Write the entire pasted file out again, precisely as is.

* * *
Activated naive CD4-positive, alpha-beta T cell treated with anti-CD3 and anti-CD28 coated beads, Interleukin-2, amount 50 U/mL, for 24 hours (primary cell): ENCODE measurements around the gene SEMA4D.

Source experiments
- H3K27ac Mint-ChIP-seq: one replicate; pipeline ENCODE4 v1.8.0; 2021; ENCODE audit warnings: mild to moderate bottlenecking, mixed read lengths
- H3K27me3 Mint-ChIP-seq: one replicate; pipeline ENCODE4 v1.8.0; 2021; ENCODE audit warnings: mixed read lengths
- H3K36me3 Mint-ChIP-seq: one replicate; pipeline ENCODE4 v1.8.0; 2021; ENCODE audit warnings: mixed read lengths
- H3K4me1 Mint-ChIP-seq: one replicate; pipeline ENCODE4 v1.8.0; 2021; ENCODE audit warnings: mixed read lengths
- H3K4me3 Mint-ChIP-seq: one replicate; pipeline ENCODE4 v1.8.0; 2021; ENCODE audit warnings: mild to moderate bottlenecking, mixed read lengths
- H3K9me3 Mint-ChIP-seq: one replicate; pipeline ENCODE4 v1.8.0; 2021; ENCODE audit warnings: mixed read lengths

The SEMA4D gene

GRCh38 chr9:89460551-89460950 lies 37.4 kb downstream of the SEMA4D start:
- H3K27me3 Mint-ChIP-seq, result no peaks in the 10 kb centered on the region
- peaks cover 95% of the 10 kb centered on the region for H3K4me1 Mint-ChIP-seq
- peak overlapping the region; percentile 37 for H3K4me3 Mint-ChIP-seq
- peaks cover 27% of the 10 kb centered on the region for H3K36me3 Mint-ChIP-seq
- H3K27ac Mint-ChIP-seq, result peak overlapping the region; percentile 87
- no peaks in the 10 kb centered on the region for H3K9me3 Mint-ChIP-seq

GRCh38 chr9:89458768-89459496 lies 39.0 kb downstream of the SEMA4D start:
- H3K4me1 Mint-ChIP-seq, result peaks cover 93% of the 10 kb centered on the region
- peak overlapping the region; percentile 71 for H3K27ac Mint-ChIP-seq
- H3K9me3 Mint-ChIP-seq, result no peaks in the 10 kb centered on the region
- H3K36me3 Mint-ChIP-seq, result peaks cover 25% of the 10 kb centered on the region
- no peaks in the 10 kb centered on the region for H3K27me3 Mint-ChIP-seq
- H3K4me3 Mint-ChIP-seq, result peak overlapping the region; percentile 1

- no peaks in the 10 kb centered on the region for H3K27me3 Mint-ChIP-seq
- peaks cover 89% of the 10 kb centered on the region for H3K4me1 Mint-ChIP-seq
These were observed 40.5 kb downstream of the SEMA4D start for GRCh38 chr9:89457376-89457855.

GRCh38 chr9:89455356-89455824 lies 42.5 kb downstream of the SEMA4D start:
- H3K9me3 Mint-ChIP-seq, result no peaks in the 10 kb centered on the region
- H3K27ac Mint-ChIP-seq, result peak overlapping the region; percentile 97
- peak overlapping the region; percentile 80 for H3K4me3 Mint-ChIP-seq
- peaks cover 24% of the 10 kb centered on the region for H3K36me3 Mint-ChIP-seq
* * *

Activated naive CD4-positive, alpha-beta T cell treated with anti-CD3 and anti-CD28 coated beads, Interleukin-2, amount 50 U/mL, for 24 hours (primary cell): ENCODE measurements around the gene SEMA4D.

Source experiments
- H3K27ac Mint-ChIP-seq: one replicate; pipeline ENCODE4 v1.8.0; 2021; ENCODE audit warnings: mild to moderate bottlenecking, mixed read lengths
- H3K27me3 Mint-ChIP-seq: one replicate; pipeline ENCODE4 v1.8.0; 2021; ENCODE audit warnings: mixed read lengths
- H3K36me3 Mint-ChIP-seq: one replicate; pipeline ENCODE4 v1.8.0; 2021; ENCODE audit warnings: mixed read lengths
- H3K4me1 Mint-ChIP-seq: one replicate; pipeline ENCODE4 v1.8.0; 2021; ENCODE audit warnings: mixed read lengths
- H3K4me3 Mint-ChIP-seq: one replicate; pipeline ENCODE4 v1.8.0; 2021; ENCODE audit warnings: mild to moderate bottlenecking, mixed read lengths
- H3K9me3 Mint-ChIP-seq: one replicate; pipeline ENCODE4 v1.8.0; 2021; ENCODE audit warnings: mixed read lengths

The SEMA4D gene

GRCh38 chr9:89460551-89460950 lies 37.4 kb downstream of the SEMA4D start:
- H3K27me3 Mint-ChIP-seq, result no peaks in the 10 kb centered on the region
- peaks cover 95% of the 10 kb centered on the region for H3K4me1 Mint-ChIP-seq
- peak overlapping the region; percentile 37 for H3K4me3 Mint-ChIP-seq
- peaks cover 27% of the 10 kb centered on the region for H3K36me3 Mint-ChIP-seq
- H3K27ac Mint-ChIP-seq, result peak overlapping the region; percentile 87
- no peaks in the 10 kb centered on the region for H3K9me3 Mint-ChIP-seq

GRCh38 chr9:89458768-89459496 lies 39.0 kb downstream of the SEMA4D start:
- H3K4me1 Mint-ChIP-seq, result peaks cover 93% of the 10 kb centered on the region
- peak overlapping the region; percentile 71 for H3K27ac Mint-ChIP-seq
- H3K9me3 Mint-ChIP-seq, result no peaks in the 10 kb centered on the region
- H3K36me3 Mint-ChIP-seq, result peaks cover 25% of the 10 kb centered on the region
- no peaks in the 10 kb centered on the region for H3K27me3 Mint-ChIP-seq
- H3K4me3 Mint-ChIP-seq, result peak overlapping the region; percentile 1

- no peaks in the 10 kb centered on the region for H3K27me3 Mint-ChIP-seq
- peaks cover 89% of the 10 kb centered on the region for H3K4me1 Mint-ChIP-seq
These were observed 40.5 kb downstream of the SEMA4D start for GRCh38 chr9:89457376-89457855.

GRCh38 chr9:89455356-89455824 lies 42.5 kb downstream of the SEMA4D start:
- H3K9me3 Mint-ChIP-seq, result no peaks in the 10 kb centered on the region
- H3K27ac Mint-ChIP-seq, result peak overlapping the region; percentile 97
- peak overlapping the region; percentile 80 for H3K4me3 Mint-ChIP-seq
- peaks cover 24% of the 10 kb centered on the region for H3K36me3 Mint-ChIP-seq